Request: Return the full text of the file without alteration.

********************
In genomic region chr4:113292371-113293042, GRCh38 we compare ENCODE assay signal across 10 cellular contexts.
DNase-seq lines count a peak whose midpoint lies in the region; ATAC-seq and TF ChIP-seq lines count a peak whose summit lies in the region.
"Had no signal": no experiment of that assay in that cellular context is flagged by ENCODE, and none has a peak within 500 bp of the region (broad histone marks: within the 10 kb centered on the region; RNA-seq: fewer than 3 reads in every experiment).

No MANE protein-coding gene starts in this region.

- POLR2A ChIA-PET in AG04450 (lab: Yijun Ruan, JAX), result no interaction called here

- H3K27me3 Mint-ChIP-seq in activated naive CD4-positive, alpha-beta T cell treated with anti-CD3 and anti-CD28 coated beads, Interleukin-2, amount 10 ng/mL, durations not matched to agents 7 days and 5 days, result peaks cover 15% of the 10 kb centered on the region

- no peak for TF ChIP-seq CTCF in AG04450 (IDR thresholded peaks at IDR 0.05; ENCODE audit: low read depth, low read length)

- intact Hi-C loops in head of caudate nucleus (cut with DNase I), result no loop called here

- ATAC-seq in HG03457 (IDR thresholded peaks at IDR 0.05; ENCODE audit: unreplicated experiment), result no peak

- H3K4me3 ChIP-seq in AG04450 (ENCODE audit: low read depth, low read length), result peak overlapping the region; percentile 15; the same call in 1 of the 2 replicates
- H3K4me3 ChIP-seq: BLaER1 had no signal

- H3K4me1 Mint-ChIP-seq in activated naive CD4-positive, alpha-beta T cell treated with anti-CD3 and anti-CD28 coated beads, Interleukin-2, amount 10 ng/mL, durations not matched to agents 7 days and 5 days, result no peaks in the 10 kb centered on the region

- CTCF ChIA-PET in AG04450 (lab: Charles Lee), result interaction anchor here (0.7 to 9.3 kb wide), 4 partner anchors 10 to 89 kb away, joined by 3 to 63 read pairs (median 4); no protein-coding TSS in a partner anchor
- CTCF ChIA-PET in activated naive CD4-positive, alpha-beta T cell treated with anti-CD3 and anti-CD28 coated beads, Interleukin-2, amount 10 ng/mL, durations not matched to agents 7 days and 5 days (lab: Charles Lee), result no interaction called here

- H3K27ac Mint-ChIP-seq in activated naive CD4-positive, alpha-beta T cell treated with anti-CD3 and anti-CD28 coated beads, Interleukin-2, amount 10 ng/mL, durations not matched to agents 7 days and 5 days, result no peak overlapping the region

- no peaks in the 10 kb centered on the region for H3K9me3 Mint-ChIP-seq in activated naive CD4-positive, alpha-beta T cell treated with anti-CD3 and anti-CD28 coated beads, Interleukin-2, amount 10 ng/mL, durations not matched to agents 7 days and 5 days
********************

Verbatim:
In genomic region chr4:113292371-113293042, GRCh38 we compare ENCODE assay signal across 10 cellular contexts.
DNase-seq lines count a peak whose midpoint lies in the region; ATAC-seq and TF ChIP-seq lines count a peak whose summit lies in the region.
"Had no signal": no experiment of that assay in that cellular context is flagged by ENCODE, and none has a peak within 500 bp of the region (broad histone marks: within the 10 kb centered on the region; RNA-seq: fewer than 3 reads in every experiment).

No MANE protein-coding gene starts in this region.

- POLR2A ChIA-PET in AG04450 (lab: Yijun Ruan, JAX), result no interaction called here

- H3K27me3 Mint-ChIP-seq in activated naive CD4-positive, alpha-beta T cell treated with anti-CD3 and anti-CD28 coated beads, Interleukin-2, amount 10 ng/mL, durations not matched to agents 7 days and 5 days, result peaks cover 15% of the 10 kb centered on the region

- no peak for TF ChIP-seq CTCF in AG04450 (IDR thresholded peaks at IDR 0.05; ENCODE audit: low read depth, low read length)

- intact Hi-C loops in head of caudate nucleus (cut with DNase I), result no loop called here

- ATAC-seq in HG03457 (IDR thresholded peaks at IDR 0.05; ENCODE audit: unreplicated experiment), result no peak

- H3K4me3 ChIP-seq in AG04450 (ENCODE audit: low read depth, low read length), result peak overlapping the region; percentile 15; the same call in 1 of the 2 replicates
- H3K4me3 ChIP-seq: BLaER1 had no signal

- H3K4me1 Mint-ChIP-seq in activated naive CD4-positive, alpha-beta T cell treated with anti-CD3 and anti-CD28 coated beads, Interleukin-2, amount 10 ng/mL, durations not matched to agents 7 days and 5 days, result no peaks in the 10 kb centered on the region

- CTCF ChIA-PET in AG04450 (lab: Charles Lee), result interaction anchor here (0.7 to 9.3 kb wide), 4 partner anchors 10 to 89 kb away, joined by 3 to 63 read pairs (median 4); no protein-coding TSS in a partner anchor
- CTCF ChIA-PET in activated naive CD4-positive, alpha-beta T cell treated with anti-CD3 and anti-CD28 coated beads, Interleukin-2, amount 10 ng/mL, durations not matched to agents 7 days and 5 days (lab: Charles Lee), result no interaction called here

- H3K27ac Mint-ChIP-seq in activated naive CD4-positive, alpha-beta T cell treated with anti-CD3 and anti-CD28 coated beads, Interleukin-2, amount 10 ng/mL, durations not matched to agents 7 days and 5 days, result no peak overlapping the region

- no peaks in the 10 kb centered on the region for H3K9me3 Mint-ChIP-seq in activated naive CD4-positive, alpha-beta T cell treated with anti-CD3 and anti-CD28 coated beads, Interleukin-2, amount 10 ng/mL, durations not matched to agents 7 days and 5 days